The Pool identifies and articulates diceless mechanics (specifying what exactly you can and cannot do in an MOV) that can add to the enjoyment of play.

Universalis identifies and articulates dicelss mechanics (how to challenge the input of another player) that can add to the enjoyment of play.
 
These games (like all RPGs that use dice) are a fusion of dice and diceless mechanics, the difference is that these genius authors recognised this and wrote about the diceless ones as well in order to ensure enjoyable play. They identified and articulated as mechanics, the things that many other game authors hope the groups will figure out for themselves.

Eric (and the rest of us) didn't have games like this way back when, the only mechanics in our rule books dealt with rolling dice. We hadn't yet realised that which dice to roll and when, weren't even the mechanics that were producing enjoyable play for us. Eric did though, he eventually recognised that system=dice was a crock and wrote a game (and now an article) to explore that.

PS, Quick question for the sake of my own understanding - how are you defining free-form in RPGs?


Title: Stumbling Around A Rebuttal
Post by: Hunter Logan on August 25, 2003, 06:09:42 AM
Quote
Mechanic 1: The GM may not harm PCs whose players make thoughtful effort to avoid risk.
Mechanic 2: GM must allow PCs to solve problems when their player's demonstrate a commitment of time and thought.
Mechanic 3: The GM must reward imaginative and immersive player behaviour by ensuring the survival of their PCs.


I don't think these are mechanics; these are rules. There is a difference. Mechanics are processes used to do things required for the game. Rules are instructions and guidelines for use while playing the game. While all mechanics are part of the rules, not all rules are mechanics. At its simplest, a mechanic is composed of a device, an evaluation, and an outcome. In Erick Wujick's example, this is the mechanic:

Device: Erick asks a question.
Evaluation: The GM answers the question.
Outcome: Erick gains information.

This process continues until Erick has enough information to solve the problem. Knowing what to do, Erick makes his move:

Device: Erick declares a course of action.
Evaluation: The GM decides whether or not to let Erick's character succeed.
Outcome: Erick's character succeeds or fails, though it seems that success was the norm and that the GM applied some version of Tony's three rules in determining the outcome.

It seems that all this is primarily freeform play. The player is entirely relying on the GM's answers to provide a course of action, and the GM is relying entirely on his own judgment and imagination to determine the outcome. There is no process for challenging that decision, nor any device for determining the outcome. It's all up to the GM, except that the GM apparently followed rules similar to what Tony outlined above. I think Erick's experience was a little unusual. It seems likely that a lot of GMs would have answered Erick's questions, might have given him some sort of bonus for asking them, and then would have insisted on the die roll.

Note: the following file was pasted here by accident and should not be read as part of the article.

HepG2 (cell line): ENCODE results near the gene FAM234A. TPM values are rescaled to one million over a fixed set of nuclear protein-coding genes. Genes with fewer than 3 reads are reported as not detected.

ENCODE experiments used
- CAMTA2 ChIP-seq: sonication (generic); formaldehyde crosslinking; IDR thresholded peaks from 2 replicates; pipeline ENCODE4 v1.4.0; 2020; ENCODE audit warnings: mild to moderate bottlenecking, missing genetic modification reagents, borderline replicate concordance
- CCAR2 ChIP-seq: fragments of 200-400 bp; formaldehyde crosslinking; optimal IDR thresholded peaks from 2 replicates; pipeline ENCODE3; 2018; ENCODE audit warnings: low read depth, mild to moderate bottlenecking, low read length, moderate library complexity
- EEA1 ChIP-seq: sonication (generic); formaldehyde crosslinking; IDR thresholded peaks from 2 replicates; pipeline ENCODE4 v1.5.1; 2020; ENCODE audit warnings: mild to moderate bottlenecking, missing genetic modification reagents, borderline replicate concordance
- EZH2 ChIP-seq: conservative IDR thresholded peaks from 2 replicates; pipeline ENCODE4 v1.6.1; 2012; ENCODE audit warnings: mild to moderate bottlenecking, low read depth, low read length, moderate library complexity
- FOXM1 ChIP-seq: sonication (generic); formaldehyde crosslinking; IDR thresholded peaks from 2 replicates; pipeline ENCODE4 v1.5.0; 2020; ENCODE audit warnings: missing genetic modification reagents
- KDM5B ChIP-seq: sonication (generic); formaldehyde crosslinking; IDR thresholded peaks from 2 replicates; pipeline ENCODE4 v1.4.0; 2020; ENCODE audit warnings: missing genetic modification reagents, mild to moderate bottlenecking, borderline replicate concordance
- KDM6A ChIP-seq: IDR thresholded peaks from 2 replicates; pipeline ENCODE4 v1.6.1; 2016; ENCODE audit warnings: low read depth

To Lxndr's original point, there are diceless mechanics at work in Erick Wujick's example, but they're not part of the D&D's formal rules. You could say they became part of the group's social contract, but none of this makes D&D a combination of diced and diceless play. Indeed, D&D in particular relies on a die roll for just about everything to the point that, if you can't roll dice for it, you probably can't do it. Certain functions have written exemptions from the die roll, but the original design was written with the expectation that people would roll dice to resolve the vast bulk and majority of character actions. Adding a freeform, diceless process to a group's social contract does not mean that D&D is suddenly equipped with diceless mechanics. It only means that people can change the game to suit themselves.

Edit: Deleted last line.


Title: Stumbling Around A Rebuttal
Post by: lumpley on August 25, 2003, 07:22:45 AM
I read the article and said to myself, oh look, it's my rant (http://www.indie-rpgs.com/viewtopic.php?t=3701) as written by somebody else!  Right on!

Wujcik uses words like "mechanics" and "diceless" differently than I do, but I think his essay maps 1:1 to local theory.  He's just describing System.  Out there in the world, I guess it's still shocking to point out that it's the gamers who make things happen in the game, not the procedures described in the game text.

Particularly this:
Quote from: Tony
But in Eric's article, he mentions that while he was enjoying what you might describe as a drift into free-form, he was later able to identify and articulate underlying mechanics in his group's play. It was a drift from one set of mechanics (D&D rule book) to a new set (this is how our group plays).

My emphasis.

I think we can read Wujcik as saying that every game group does this, every time they play, inevitably.  That's what he means by
Quote
My experience in Mike Cuba's fantasy campaign may have been extreme, but it's really the same as every other role-players experience, in every other dice-based role-playing campaign.
and
Quote
Therefore all dice-based role-playing games are a fusion of dice-based and diceless mechanics.


In other words, Hunter, D&D's players will inevitably make decisions without invoking D&D's rules (Wujcik's "diceless").  D&D's System in play must be considered to include whatever process those decisions were made by.  D&D may not make any provisions for that in its text, but it's still gonna happen: in play, D&D is "a fusion."

I agree with Tony: we need to hammer out "freeform" before we keep invoking it.

-Vincent


Title: Stumbling Around A Rebuttal
Post by: Jack Spencer Jr on August 25, 2003, 07:43:08 AM